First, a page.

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Discussion in 'Competitions & Challenges' started by eightyeightfan1, Jul 1, 2006.
one fine looking building 88 have you ever used silkspan for tarpaper roof ?
Never heard of the stuff Jim. Where do you get it?
Ok...Here's what I did today.
Started scenicing the base. First thing I did was paint the base with Woodland Sceneics Undercoat. This is a paint like stuff that you can use to paint plaster. You can also mix it with the plaster, turning the plaster from white to green. In case you drop something and chip the plaster, you won't get a white spot on your scenery.
Next, Using WS fine brown Gorund foam, I made dirt walks, and sceneiced under the docks. I use the "splat and pat" method of appling ground foam.
Using a cheap foam paint brush, I "splat" Elmers glue down, spread the ground foam, then "pat" the ground foam into the glue. I blow the excess off when finished. After finishing the walks and underneath the docks, I applied Woodland Sceneics fine and course green ground foam I mixed myself.
Heres the "blindside" of the depot with the basic scenery done.
Next: Ballasting the track and fine tuning the scenery.
88 its the paper that flying model airplane guys to cover there frame with it's a thin paper that shrinks with the paint as it drys I'd post a pic of one i did if i could get it figured out :curse: how to get files small enough to post on the gauge with this new puter camara combo.:cry:
This scratch building challenge was a very good idea. Without it, we never might have seen your depot. What a loss!!
First of all...what a great job you've done! It looks awesome! Being a newbie, I never really knew what went into scratch building a structure. After seeing your process, I've learned a great deal and look forward to "trying" one myself...Thank You!
Glad I could help Steve. Basically, thats why I did a step by step. To help the new guys out. Like I said in the beganning though, I'm sure there are folks here with other methods of scratchbuilding with plastic, probably better than mine.
Anyway, this is what I did after work today. Unfortunatly, in my hurriedness..I forgot the camera, so these are the finished pics.
This first one shows the ballasting of the track. The near one is the mainline, so I ballasted it as if it was maintained ok. The one closest to the depot is the siding, this one I made to look less maintained, by lightly ballasting and appling WS ground foam to the top. Ballasting was accompished by the tried and true method of 50/50 mix of Elmers and water with a couple drops of dish detergent added.Before appling the glue I sprayed the ballast til it was soaked, with 70% alcohol.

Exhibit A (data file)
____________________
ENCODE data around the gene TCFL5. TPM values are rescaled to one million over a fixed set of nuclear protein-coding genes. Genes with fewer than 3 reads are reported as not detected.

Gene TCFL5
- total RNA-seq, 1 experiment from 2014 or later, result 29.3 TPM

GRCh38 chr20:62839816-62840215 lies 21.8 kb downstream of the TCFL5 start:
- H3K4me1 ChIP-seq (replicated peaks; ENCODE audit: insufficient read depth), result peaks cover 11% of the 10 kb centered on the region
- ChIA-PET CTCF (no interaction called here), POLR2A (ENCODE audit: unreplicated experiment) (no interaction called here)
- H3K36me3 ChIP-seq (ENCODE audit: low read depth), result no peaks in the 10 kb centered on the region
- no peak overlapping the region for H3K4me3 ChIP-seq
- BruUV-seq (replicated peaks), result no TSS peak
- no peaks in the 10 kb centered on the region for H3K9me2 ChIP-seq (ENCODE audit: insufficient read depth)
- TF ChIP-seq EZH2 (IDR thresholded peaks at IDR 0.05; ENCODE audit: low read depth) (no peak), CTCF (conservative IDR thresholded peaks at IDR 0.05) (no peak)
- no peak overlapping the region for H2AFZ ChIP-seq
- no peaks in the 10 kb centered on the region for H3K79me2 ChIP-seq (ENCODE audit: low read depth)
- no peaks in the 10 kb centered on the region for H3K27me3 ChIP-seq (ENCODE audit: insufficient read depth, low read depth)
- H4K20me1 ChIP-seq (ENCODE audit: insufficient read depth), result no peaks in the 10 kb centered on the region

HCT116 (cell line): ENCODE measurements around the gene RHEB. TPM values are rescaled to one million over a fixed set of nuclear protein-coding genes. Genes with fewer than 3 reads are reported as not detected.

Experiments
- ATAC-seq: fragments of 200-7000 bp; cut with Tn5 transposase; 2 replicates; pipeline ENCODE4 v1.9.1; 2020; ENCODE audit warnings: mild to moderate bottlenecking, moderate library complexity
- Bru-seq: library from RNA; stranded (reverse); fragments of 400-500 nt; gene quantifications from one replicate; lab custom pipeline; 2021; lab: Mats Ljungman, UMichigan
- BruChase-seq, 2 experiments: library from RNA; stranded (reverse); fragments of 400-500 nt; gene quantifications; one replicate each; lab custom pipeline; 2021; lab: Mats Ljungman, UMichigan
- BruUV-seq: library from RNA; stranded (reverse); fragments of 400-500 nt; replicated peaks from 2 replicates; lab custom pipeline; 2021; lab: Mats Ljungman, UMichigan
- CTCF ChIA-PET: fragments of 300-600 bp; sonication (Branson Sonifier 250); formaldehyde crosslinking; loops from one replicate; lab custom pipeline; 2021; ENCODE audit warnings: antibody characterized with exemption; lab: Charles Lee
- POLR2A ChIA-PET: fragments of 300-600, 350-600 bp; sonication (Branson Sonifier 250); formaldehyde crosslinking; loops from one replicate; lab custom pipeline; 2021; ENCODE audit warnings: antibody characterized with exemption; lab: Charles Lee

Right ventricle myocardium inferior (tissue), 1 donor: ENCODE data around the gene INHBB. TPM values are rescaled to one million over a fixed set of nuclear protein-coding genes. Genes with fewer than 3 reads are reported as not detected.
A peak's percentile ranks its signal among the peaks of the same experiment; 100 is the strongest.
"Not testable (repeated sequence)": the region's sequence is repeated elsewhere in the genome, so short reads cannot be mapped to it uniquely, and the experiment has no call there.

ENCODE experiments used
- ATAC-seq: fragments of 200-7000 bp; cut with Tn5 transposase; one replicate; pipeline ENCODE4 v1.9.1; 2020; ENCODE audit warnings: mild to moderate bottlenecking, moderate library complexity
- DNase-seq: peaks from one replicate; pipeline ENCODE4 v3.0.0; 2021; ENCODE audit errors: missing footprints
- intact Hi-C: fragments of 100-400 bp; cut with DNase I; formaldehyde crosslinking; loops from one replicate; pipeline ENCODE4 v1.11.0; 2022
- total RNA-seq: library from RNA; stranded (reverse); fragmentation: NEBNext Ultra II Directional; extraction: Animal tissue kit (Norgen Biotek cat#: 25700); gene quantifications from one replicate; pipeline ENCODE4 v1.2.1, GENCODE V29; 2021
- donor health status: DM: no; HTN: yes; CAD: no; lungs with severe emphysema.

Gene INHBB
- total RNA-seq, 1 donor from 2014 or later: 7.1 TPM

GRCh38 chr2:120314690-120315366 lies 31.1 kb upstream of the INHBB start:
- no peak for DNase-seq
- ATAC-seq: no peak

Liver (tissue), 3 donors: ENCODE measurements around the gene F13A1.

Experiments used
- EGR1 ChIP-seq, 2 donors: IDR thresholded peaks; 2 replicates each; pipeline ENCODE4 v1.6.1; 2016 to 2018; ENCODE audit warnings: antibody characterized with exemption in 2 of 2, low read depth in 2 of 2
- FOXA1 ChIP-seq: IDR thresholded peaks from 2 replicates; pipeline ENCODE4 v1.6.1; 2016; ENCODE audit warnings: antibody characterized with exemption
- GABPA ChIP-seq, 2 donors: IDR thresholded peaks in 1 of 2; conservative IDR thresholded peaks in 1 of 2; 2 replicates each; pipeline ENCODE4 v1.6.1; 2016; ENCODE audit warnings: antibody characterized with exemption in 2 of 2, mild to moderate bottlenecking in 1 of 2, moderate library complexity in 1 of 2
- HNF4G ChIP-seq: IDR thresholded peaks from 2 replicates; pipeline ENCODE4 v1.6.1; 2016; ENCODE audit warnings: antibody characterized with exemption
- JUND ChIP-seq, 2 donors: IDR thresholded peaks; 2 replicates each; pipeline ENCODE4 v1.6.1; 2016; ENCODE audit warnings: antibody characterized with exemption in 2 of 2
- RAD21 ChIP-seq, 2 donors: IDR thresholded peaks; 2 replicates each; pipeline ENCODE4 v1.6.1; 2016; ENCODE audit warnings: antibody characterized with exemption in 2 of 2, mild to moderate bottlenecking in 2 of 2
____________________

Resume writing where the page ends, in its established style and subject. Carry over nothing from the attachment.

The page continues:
Here's two more pics with some of the scenery done.
Next: Keep going on scenery, paint and add details to the depot.
88 that looks (for the lack of a better word )Fabulous My enter in this challange(if :curse: Walthers every gets my supplys here) will be my first all plactic scratchbuild hope it turns out half as good as yours.:thumb:
Looking Good Ed.:thumb: :thumb: :thumb:
Ok...This weekend I did more on Ore Hill.
First, Looking at the pics from 1928, there looked like a stone "porch" out front. I first cut some N scale "stonework" shaped plastic. Then I sprayed it primer gray, and lightly sprayed flat black over that. Glued it in place, and sceniced up to it.
While that was drying, I did the tarpaper roof. First I spray painted masking tape flat black. When that dried, I applied the tape to the roof, in as close to three foot scale width as possible. I then painted the seams with engine black. Little scraps of tape made good patches.
And The Finishing Touches!!!
I spray painted a piece of plastic flat black and "Diced and spliced" the depots name. Glued Evergreen strips around the border, cut around the border. Then glued the sign under the eave.
After that I added glass to the windows, glued the depot to the base, and declared this project DONE
Next....I can start my kitbashing challenge...just need something to kitbash........
That’s a very very nice structure. Would be a pity if you couldn’t find a free spot for it on your layout. It really deserves it.
One method that I haven't had the courage to try is cutting the side into sections, say, vertical strips lined up on the edges of the window openings, then horizontal cuts on the tops and bottoms of the widow openings (scribe, then snap) then glue the side back together.
I don't have the confidence that I could glue it together again without seams.
David, I had the same lack of confidence. I cut all the parts you descibe and glue them together as a sub wall, then laminate the siding to that. Then you can flip it over and scribe the siding from behind. This way I got perfectly placed window openings, and did not have to concern myself with the seams.